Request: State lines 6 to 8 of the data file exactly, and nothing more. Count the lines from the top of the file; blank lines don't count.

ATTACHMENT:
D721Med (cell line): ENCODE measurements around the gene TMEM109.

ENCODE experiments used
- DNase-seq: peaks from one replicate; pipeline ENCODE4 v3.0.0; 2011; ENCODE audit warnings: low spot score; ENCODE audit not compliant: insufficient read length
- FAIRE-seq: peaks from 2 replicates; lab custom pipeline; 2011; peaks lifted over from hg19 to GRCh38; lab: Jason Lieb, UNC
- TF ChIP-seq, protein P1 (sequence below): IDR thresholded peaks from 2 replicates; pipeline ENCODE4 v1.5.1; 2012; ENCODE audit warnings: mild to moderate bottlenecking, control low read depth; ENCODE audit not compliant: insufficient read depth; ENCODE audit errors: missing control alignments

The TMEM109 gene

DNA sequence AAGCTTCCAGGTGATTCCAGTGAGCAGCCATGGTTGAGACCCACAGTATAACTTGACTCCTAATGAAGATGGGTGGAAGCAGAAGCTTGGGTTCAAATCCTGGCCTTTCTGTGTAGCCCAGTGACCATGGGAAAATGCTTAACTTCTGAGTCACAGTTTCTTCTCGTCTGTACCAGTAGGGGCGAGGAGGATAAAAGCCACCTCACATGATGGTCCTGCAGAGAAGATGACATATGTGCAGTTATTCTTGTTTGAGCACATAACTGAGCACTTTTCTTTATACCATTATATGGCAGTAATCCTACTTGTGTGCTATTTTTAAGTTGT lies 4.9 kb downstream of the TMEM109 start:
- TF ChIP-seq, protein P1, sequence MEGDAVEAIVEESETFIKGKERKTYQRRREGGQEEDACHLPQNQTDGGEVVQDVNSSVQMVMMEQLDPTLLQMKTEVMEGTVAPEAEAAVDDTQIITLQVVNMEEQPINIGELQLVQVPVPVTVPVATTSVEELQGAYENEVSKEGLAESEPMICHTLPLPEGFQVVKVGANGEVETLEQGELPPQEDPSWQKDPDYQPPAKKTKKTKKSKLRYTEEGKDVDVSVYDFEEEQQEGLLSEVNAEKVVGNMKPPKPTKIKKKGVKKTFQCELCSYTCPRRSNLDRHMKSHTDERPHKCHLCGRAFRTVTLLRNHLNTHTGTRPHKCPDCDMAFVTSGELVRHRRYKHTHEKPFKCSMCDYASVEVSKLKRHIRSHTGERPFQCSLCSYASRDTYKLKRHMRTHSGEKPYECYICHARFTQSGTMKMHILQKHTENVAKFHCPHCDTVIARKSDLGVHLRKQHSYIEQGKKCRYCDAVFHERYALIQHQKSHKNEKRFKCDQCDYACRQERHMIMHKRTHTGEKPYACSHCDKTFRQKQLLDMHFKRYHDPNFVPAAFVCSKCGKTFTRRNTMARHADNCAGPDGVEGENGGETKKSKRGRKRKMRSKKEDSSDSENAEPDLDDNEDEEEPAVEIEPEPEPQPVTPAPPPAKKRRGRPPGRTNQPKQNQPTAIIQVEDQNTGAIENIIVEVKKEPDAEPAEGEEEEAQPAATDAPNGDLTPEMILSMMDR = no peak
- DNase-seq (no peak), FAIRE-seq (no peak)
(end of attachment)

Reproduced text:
The TMEM109 gene

DNA sequence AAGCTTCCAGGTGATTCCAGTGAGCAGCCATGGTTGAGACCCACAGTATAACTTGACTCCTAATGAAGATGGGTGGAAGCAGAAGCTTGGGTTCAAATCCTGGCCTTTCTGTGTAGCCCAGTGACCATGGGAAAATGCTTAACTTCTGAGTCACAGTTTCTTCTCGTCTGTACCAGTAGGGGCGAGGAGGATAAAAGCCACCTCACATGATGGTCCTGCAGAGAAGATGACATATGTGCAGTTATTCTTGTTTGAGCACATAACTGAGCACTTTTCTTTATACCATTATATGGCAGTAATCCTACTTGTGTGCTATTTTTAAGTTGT lies 4.9 kb downstream of the TMEM109 start:
- TF ChIP-seq, protein P1, sequence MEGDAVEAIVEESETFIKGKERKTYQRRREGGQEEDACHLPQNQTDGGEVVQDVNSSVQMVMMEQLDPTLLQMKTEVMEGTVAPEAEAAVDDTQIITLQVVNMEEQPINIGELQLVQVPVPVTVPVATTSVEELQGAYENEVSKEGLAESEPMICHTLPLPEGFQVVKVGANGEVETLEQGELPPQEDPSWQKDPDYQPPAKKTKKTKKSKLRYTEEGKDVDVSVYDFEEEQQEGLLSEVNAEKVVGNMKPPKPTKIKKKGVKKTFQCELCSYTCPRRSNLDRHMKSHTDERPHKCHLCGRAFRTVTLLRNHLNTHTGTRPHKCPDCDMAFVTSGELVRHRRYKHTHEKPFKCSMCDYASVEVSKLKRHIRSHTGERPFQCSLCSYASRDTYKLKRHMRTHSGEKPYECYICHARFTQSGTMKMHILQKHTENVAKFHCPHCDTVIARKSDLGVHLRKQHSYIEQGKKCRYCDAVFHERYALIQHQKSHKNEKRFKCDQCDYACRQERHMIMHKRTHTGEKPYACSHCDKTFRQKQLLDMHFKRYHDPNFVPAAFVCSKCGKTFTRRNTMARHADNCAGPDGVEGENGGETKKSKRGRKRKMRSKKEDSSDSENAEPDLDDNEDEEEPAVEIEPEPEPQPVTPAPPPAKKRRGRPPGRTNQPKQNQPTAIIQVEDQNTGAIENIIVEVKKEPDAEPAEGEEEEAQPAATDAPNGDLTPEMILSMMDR = no peak